v US CPI drops to 3.5% YoY, giving the Fed increased room to ratchet up stimulus should the economy slow in 2012;
v Eurozone bond yields remain unsustainably high as the new Italian and Greek governments face significant hurdles;
v The Commodity Currencies are largely weaker even as the price of oil gains to its highest level since early June.
The US Dollar consolidated towards the top of its recent ranges overnight as concerns over Eurozone debt continue to dominate global financial markets. Surging yields on Eurozone debt combined with renewed fears that global economy is headed back into recession, the dollar's role as a safe-haven has provided support. However, weaker-than-expected inflation data out of the US has prompted investors to pare some of their long dollar positions. CPI contracted by 0.8% on a month over month basis, bringing the annualized number down to 3.5% from 3.9% in the previous reading. However, with US monetary policy having remained largely unchanged since the end of QE2 this past summer, the drop in prices reflects waning demand as households struggle to make ends meet. While the Fed has not yet hinted at a third round of quantitative easing, most suspect that the reticence has been due to persistently high inflation. With prices coming back into check, the central bank has increasing room to introduce another round of stimulus should the economy stumble in 2012. However, in positive news, industrial production picked up in October, growing by 0.7% versus a 0.1% contraction in the previous month. Moreover, a report showed an increasing net purchase of US equities, highlighting the fact that the US has not yet lost its appeal as a relatively safe investment.
The EUR remains under pressure this morning as the political developments in Italy and Greece remain more tumultuous than most had hoped for. Mario Monti was officially sworn in as the prime minister of Italy this morning, and is expected to present his government later today, but faces stiff opposition. Meanwhile, new Greek PM Papademos is already facing a crucial confidence vote over the sharp austerity measures the country must enact in exchange for more EU/IMF bailout funds. The common currency has also come under pressure as yields on government debt in EU members from Italy to France have surged over the past week, and regional banks have been stung by the tightening credit market. For instance, Italy's largest bank, UniCredit, approached the ECB overnight, asking officials to broaden the types of assets that they accept as collateral for short-term loans. The ECB has been rumored to have stepped up its purchasing of sovereign debt over the past week, with particular attention paid to Italy. Nevertheless, yields on the Italian 10-Yr bond remain at unsustainably high levels, well above 7%.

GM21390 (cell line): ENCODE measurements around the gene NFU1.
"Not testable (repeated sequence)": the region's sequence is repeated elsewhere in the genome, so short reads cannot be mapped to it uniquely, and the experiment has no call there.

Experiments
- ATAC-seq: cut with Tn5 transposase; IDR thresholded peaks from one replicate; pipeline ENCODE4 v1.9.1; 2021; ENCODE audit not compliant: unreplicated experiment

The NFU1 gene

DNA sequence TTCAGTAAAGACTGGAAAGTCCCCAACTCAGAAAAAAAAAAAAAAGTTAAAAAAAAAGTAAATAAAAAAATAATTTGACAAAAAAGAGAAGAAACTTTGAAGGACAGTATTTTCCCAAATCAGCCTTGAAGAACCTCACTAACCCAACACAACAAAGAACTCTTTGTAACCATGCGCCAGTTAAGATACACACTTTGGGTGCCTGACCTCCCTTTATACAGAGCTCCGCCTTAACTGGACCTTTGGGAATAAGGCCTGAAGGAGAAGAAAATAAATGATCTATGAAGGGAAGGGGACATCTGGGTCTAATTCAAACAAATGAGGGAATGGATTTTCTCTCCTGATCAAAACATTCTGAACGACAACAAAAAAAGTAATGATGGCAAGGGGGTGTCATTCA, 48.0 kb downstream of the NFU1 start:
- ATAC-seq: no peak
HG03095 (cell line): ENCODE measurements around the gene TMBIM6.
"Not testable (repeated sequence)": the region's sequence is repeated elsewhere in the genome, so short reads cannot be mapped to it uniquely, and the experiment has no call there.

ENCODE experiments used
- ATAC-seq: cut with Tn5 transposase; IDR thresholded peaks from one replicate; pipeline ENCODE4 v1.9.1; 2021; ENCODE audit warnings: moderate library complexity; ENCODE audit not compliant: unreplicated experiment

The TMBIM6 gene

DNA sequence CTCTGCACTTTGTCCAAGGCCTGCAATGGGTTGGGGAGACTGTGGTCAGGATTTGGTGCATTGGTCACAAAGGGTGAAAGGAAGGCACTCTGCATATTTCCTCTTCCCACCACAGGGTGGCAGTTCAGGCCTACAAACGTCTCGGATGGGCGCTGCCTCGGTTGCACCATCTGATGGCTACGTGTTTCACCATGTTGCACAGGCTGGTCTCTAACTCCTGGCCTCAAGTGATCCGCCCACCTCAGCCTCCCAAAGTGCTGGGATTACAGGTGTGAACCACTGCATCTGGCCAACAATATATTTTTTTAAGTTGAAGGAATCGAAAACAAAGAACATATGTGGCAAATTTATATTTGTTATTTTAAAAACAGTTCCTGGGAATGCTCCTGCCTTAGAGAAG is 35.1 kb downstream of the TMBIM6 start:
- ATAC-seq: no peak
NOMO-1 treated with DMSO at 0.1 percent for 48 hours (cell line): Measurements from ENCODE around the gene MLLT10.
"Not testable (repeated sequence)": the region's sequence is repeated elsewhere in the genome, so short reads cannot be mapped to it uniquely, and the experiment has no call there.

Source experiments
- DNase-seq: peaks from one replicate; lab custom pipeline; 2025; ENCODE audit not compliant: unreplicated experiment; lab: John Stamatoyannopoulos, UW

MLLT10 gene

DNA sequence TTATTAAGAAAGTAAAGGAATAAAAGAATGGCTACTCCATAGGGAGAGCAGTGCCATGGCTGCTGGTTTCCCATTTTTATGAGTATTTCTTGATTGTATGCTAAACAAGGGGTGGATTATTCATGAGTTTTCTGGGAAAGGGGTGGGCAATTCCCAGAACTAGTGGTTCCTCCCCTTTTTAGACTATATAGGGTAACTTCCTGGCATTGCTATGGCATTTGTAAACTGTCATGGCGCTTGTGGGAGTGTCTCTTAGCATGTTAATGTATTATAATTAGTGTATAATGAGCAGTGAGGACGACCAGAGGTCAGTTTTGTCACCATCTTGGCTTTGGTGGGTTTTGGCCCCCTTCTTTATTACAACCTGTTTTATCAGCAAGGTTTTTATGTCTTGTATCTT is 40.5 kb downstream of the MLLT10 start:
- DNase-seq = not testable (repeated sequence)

Sterling continued its slow grind lower against the USD on the worsening outlook for the British economy, but with its decline softened by increased demand for Gilts. A report from the BoE released overnight said that Britain faces a markedly weaker outlook for economic growth, prompting investors to increase bets that the Bank may soon introduce fresh economic stimulus. BoE Governor Mervyn King told reporters that economic growth will likely be broadly flat in the first half of 2012 as demand for British goods is hit hard by the economic crisis in the Eurozone. Meanwhile, UK unemployment unexpectedly gained to 8.3% from 8.1% in the previous reading, and joblessness among young people rose above one million for the first time since 1992. However, the worsening situation in the Eurozone has pushed the yield on Bitish government bonds to an all-time low as demand for their relative safety surges.
The JPY is flat this morning as stocks recover from an early selloff. The yen's ranges have been increasingly narrow as investors are apparently unwilling to take large positions on either side of the key 77.00 barrier. Nevertheless, the yen remains an investor favorite as increased volatility in global financial markets encourages investors to seek its relative safety.
The Commodity Currencies are mixed this morning with the AUD and NZD both declining while the CAD is marginally higher. Raw goods are mostly lower with gold falling to $1774/oz and copper dropping to $348/lb, but oil surged above $100/bbl after pipeline operator Enbridge said it would be opening an outlet for crude from Oklahoma, a glut that has weighed on the price of WTI versus other oils in the past months. The CAD has been well supported this morning by the rise in the price of oil, Canada's main export, and on the relatively encouraging data out of the US. Meanwhile, the AUD and NZD both remain under pressure as the ongoing Eurozone debt crisis saps demand for the higher yielding, but riskier currencies. The South Pacific currencies also came under pressure after officials from China, their primary trading partner, commented that they will fine tune monetary policy, but will remain prudent on inflation. Tighter policy in China has weighed on economic growth, and thus demand for imported goods from Australia and New Zealand.
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This market summary is prepared by Union Bank's Global FX Department for the general information of its customers. It is based on the most accurate information currently available, but should not be considered investment advice or a guarantee of future exchange rates or trends.